Want to hold side crow to some classic Notorious B.I.G.? At YogaHop, with studios in Santa Monica and Pasadena, you can do just that. . . .
Stand-up paddle boarding has grown exponentially popular in recent years. So why not try some yoga while balancing on a paddle board? That was Sarah Tiefenthaler’s logic after taking her yoga-teaching course in Costa Rica and getting introduced to paddle boarding soon after her certification.
(Mikaela Conley, Los Angeles Times, April 13, 2013)
“Everybody has their own path that they have in terms of their spiritual journey, and my point of view is that I would want everybody’s path to eventually merge into the Christian path,” said Nancy Harvey, who leads the PraiseMoves group at Huntington Court United Methodist Church in Roanoke. “But it’s not my judgment to make one way or the other.” . . .
Kristy DiGeronimo is a certified yoga instructor who teaches classes at two Virginia Beach churches. She said she understands the concerns but thinks yoga allows her to honor God and gives her a calm that makes her more receptive to biblical teachings.
“It really is a tool,” she said. “Anyone of any faith or background can apply it to their life.”
(Jorge Valencia, The Roanoke Times, March 22, 2011)
As a community activist in Queens, Muhammad Rashid has fought for the rights of immigrants held in detention, sought the preservation of local movie theaters and held a street fair to promote diversity.But few of those causes brought him anywhere near as much grief and controversy as his stance on yoga.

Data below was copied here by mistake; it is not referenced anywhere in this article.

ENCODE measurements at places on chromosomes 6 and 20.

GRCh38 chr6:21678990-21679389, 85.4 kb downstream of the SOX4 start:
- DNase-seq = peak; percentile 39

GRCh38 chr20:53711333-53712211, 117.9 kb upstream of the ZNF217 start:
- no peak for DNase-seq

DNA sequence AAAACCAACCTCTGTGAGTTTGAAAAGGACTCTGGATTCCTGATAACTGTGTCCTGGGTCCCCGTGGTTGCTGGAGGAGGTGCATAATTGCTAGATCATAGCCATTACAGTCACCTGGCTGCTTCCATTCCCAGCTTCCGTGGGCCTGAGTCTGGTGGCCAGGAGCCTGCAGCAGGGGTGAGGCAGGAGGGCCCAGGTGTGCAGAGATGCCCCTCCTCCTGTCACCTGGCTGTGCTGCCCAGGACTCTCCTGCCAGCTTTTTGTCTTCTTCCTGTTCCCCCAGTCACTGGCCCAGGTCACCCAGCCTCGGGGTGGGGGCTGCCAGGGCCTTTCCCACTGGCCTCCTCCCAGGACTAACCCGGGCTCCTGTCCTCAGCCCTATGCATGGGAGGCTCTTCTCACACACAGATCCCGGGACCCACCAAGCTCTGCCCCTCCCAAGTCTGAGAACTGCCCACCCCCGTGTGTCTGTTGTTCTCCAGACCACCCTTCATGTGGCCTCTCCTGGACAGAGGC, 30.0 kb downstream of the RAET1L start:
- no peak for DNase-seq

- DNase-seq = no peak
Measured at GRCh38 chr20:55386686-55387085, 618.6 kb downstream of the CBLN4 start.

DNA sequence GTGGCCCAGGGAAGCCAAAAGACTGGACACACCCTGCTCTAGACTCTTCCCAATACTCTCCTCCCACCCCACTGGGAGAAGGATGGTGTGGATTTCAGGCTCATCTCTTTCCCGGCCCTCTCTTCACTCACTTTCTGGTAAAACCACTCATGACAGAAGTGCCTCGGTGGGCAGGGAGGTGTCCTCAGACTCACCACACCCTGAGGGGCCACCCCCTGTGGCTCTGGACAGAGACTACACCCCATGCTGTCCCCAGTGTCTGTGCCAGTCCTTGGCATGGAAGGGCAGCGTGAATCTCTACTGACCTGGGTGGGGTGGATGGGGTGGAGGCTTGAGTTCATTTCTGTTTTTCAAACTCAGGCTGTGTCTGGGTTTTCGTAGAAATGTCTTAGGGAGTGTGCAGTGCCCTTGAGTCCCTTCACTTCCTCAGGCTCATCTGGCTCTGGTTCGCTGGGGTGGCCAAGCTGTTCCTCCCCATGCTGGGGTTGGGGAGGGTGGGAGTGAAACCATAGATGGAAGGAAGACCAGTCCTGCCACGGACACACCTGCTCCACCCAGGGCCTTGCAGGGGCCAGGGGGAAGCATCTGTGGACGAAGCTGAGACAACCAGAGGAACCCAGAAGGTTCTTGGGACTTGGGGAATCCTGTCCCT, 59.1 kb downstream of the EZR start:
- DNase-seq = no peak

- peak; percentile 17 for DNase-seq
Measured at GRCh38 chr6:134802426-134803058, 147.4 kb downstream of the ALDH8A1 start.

Mr. Rashid, a Muslim, said he had long believed that practicing yoga was tantamount to “denouncing my religion.” . . .
But after moving to New York in 1997 from Bahrain, he slowly began to rethink his stance. Now Mr. Rashid, 56, has come full circle: not only has he adopted yoga into his daily routine, but he has also encouraged other Muslims to do so—putting himself squarely against those who consider yoga a sin against Islam.
(Sarah Maslin Nir, The New York Times, April 8, 2012)
One group, the Hindu American Foundation, has launched a “Take Back Yoga” campaign to address what they see as a fundamental disconnect between yoga and Hinduism.
Sheetal Shah, senior director at the foundation, says the group started the campaign when it noticed that while “Vedic,” “tantric” and many other words appeared regularly in yoga magazines, the word “Hindu” was never mentioned.
So, the foundation called up one of the country’s most popular magazines to ask why.
“They said the word ‘Hinduism’ has a lot of baggage,” Shah says. “And we were like, ‘Excuse me?’ “
(Margot Adler, NPR, April 11, 2012)
Nearly 20 million people in the United States gather together routinely, fold their hands and utter the Hindu greeting of Namaste—the Divine in me bows to the same Divine in you. . . .
Christians, Jews, Muslims, Pagans, agnostics and atheists they may be, but they partake in the spiritual heritage of a faith tradition with a vigor often unmatched by even among the two-and-a half-million Hindu Americans here. The Yoga Journal found that the industry generates more than $6 billion each year and continues on an incredible trajectory of popularity. It would seem that yoga’s mother tradition, Hinduism, would be shining in the brilliant glow of dedicated disciples seeking more from the very font of their passion.
Yet the reality is very different. . . .
Hindus must take back yoga and reclaim the intellectual property of their spiritual heritage—not sell out for the expediency of winning more clients for the yoga studio down the street.
(Aseem Shukla, On Faith, The Washington Post, April 18, 2010)
After writing about yoga as part of the White House’s Easter celebrations, the author adds,